Advances in single-cell technologies allow scrutinizing of heterogeneous cell states, however, detecting cell-state transitions from snap-shot single-cell transcriptome data remains challenging. To investigate cells with transient properties or mixed identities, we present MuTrans, a method based on multiscale reduction technique to identify the underlying stochastic dynamics that prescribes cell-fate transitions. By iteratively unifying transition dynamics across multiple scales, MuTrans constructs the cell-fate dynamical manifold that depicts progression of cell-state transitions, and distinguishes stable and transition cells. In addition, MuTrans quantifies the likelihood of all possible transition trajectories between cell states using coarse-grained transition path theory. Downstream analysis identifies distinct genes that mark the transient states or drive the transitions. The method is consistent with the well-established Langevin equation and transition rate theory. Applying MuTrans to datasets collected from five different single-cell experimental platforms, we show its capability and scalability to robustly unravel complex cell fate dynamics induced by transition cells in systems such as tumor EMT, iPSC differentiation and blood cell differentiation. Overall, our method bridges data-driven and model-based approaches on cell-fate transitions at single-cell resolution.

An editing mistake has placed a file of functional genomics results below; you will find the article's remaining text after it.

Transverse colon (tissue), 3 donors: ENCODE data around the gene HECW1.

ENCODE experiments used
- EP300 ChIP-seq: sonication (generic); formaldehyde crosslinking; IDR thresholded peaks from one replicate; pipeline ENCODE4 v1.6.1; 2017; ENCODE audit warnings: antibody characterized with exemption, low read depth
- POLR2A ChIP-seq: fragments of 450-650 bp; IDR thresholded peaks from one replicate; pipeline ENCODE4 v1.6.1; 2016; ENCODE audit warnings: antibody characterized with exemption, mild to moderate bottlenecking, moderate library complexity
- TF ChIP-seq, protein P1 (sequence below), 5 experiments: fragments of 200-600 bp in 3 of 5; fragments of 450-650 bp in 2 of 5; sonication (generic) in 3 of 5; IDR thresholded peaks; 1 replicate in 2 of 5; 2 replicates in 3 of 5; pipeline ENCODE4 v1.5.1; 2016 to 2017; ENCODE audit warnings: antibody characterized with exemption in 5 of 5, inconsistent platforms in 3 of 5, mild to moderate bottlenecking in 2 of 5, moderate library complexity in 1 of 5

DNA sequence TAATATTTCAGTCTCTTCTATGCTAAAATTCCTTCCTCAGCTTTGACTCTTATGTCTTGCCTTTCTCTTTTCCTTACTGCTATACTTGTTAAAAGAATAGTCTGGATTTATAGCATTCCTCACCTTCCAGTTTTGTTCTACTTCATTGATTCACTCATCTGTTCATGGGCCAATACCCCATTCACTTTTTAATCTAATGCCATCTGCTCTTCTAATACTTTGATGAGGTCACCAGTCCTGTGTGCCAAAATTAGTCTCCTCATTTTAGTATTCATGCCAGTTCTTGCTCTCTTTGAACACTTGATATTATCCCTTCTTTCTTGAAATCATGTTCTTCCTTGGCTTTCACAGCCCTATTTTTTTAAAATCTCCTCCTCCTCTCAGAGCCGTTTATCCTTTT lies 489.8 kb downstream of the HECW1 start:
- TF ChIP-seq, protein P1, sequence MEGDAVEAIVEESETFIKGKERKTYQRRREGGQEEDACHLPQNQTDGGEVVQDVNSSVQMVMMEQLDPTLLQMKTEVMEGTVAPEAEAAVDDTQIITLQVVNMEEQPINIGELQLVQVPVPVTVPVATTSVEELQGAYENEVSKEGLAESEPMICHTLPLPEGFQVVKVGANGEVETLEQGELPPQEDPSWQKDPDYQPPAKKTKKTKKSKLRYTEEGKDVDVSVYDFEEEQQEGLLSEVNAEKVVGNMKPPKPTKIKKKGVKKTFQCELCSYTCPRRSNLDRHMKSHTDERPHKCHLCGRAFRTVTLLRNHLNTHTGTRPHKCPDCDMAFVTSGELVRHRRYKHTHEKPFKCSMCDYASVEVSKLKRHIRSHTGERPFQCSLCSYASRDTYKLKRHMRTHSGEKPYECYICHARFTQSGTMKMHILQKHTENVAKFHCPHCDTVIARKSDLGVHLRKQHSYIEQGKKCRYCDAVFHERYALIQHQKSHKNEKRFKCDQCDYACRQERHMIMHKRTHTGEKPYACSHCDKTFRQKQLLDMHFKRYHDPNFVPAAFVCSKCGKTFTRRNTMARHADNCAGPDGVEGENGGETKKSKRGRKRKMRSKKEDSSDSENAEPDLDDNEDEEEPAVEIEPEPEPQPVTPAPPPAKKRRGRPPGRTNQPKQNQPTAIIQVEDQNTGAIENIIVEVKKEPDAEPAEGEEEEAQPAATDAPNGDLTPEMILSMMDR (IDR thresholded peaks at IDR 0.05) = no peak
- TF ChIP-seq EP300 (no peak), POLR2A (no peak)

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  5. Abstract

    Highly sensitive and multimodal sensors have recently emerged for a wide range of applications, including epidermal electronics, robotics, health‐monitoring devices and human–machine interfaces. However, cross‐sensitivity prevents accurate measurements of the target input signals when a multiple of them are simultaneously present. Therefore, the selection of the multifunctional materials and the design of the sensor structures play a significant role in multimodal sensors with decoupled sensing mechanisms. Hence, this review article introduces varying methods to decouple different input signals for realizing truly multimodal sensors. Early efforts explore different outputs to distinguish the corresponding input signals applied to the sensor in sequence. Next, this study discusses the methods for the suppression of the interference, signal correction, and various decoupling strategies based on different outputs to simultaneously detect multiple inputs. The recent insights into the materials' properties, structure effects, and sensing mechanisms in recognition of different input signals are highlighted. The presence of the various decoupling methods also helps avoid the use of complicated signal processing steps and allows multimodal sensors with high accuracy for applications in bioelectronics, robotics, and human–machine interfaces. Finally, current challenges and potential opportunities are discussed in order to motivate future technological breakthroughs.